Strange problems with ruby-debug (rdebug) after installation of Ruby Enterprise (REE)

Some of us had some troubles with ruby-debug after upgrading to Ruby Enterprise Edition.  One of the issues was with ‘debugger’ statements within the source code causing the debugger to break, but to report line numbers multiplied by two!

To ensure you have a clean installation of ruby-debug that works alongside your shiny REE installation, follow these steps:

Remove all of the ruby-debug gems (including all versions if there’s more than one, and all executables):

sudo gem uninstall ruby-debug

Remove all of the ruby-debug-base gems (including all versions if there’s more than one):

sudo gem uninstall ruby-debug-base

Check there are no other rdebug executables lying around:

whereis rdebug

Remove any that you find

sudo rm /usr/bin/rdebug

Reinstall ruby-debug using the Ruby Enterpise Edition gem installer:

sudo /usr/local/bin/gem install rub

Essential TextMate Plugins

Our development team has now got upwards of 20 man-years experience with TextMate so we thought it would be a good idea to share with you the most useful bundles we’ve come across so far. If you feel there are any glaring omissions, then please leave a comment!


If you have worked with TextMate for any period of time, you will come to realise that the Find in Project is woefully inadequate. Fortunately, the plugin architecture means that a much superior alternative is available. Most programmers will have come across Ack, but for those of you who haven’t, it’s a technology that harnesses the power of Perls’ regular expressions and is very good at working with large trees of heterogeneous source code.

Once installed, the selected folder in the project drawer will be the root of the search and Ctrl + Alt + Cmd + F will open up the AckMate window. Results are displayed with a line above and below the matching text giving some context to the results.

See for more information on Ack.


RubyAmp adds a few productivity aids to TextMate. The most useful I find being the “Complete across tabs” (Ctrl + ; ). This works in a similar way to how pressing Escape will autocomplete within a file and provides the same functionality across multiple open files showing a popup list of possible matches, with the first 10 mapped to the number keys. Another really useful feature common amongst IDEs for statically typed languages is the ability to easily jump to method definitions, classes etc by using shortcuts.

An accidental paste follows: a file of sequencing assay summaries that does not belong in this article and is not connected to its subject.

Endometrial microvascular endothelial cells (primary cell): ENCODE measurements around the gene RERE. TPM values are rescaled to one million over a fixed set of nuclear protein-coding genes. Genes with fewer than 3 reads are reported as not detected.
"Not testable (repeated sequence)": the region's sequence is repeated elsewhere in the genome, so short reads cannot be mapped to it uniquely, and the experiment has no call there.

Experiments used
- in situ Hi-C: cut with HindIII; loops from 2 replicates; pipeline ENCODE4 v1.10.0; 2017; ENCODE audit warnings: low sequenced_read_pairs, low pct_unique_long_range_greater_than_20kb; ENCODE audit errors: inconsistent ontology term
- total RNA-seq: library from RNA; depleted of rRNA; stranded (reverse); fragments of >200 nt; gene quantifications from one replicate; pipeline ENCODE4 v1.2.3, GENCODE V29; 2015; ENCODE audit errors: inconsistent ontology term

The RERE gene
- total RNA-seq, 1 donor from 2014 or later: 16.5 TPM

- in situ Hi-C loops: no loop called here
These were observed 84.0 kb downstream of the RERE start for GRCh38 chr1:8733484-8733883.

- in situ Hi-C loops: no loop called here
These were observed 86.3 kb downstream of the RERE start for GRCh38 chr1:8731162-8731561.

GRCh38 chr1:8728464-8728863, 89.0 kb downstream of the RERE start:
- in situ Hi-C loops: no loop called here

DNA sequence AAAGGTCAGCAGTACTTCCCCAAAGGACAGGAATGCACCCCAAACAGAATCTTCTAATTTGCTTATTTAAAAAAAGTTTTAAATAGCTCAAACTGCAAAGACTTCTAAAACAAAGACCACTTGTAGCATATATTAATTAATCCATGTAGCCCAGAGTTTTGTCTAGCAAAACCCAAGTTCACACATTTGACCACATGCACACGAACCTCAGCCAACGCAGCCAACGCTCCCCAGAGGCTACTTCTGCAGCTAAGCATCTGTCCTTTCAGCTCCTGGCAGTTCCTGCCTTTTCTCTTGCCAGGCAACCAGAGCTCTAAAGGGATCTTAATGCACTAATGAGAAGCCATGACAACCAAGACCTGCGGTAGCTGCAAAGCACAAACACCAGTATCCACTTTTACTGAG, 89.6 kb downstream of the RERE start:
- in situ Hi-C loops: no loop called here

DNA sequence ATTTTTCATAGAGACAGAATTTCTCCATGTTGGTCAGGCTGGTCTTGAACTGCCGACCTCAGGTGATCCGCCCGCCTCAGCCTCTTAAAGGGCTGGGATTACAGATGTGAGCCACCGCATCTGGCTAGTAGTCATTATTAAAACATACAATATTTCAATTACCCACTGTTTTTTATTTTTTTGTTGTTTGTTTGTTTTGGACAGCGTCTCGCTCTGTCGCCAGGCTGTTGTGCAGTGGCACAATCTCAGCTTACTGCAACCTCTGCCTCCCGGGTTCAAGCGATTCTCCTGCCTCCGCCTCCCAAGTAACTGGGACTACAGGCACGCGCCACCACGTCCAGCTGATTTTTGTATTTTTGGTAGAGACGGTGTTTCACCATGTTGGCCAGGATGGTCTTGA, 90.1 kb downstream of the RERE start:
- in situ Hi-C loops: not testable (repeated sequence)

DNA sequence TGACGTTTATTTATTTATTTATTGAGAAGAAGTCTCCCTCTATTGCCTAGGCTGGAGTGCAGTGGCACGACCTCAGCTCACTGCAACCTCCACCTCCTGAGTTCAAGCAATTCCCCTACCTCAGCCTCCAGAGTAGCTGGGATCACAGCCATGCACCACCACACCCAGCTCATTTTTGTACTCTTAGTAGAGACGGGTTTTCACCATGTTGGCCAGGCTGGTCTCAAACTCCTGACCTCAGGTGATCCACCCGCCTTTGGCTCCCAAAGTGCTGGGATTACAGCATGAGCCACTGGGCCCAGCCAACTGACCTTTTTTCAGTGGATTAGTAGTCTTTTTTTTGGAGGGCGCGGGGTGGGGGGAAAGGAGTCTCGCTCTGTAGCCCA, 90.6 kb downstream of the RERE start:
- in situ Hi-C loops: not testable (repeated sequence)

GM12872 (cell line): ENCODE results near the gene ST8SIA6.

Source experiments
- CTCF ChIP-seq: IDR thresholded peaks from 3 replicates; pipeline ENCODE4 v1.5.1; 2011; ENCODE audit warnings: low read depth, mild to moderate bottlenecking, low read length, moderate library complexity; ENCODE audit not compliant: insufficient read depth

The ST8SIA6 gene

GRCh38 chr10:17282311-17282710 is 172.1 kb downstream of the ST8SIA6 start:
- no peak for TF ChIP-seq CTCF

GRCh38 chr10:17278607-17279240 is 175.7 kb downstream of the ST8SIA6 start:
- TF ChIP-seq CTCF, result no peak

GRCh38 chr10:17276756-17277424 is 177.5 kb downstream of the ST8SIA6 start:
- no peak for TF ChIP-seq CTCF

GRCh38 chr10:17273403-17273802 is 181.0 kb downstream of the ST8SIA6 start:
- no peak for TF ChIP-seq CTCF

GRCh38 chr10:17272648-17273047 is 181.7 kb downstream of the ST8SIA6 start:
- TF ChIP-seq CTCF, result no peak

This bundle adds a few bells and whistles to the project drawer in TextMate. Instead of the standard fly-out drawer, ProjectPlus gives you a pane which remembers the state of your project tree and open tabs between opening and closing projects. One key feature adds SCM badges to the files and folders in the project drawer giving a quick and clear indication of files and folders within your SCM. Other small features include: “Show folders at top” instead of the default alphabetical order, “Sort by filetype”, Finder colour labels and QuickLook.

Installing Bundles

To install a .tmbundle file, place it in ~/Application Support/TextMate/Bundles and then select “Bundles > Reload Bundles” from TextMate. If you use TextMate with multiple OS X user accounts then .tmbundle files can copied to /Application Support instead.

Final note

On the subject of TM additions, by far my favourite syntax colouring scheme is the one used by available from here. Also, if you use code within presentations, it’s often really useful to copy blocks of code whilst retaining their style when pasting into another application. This is easily achieved using “Copy with style” available from here.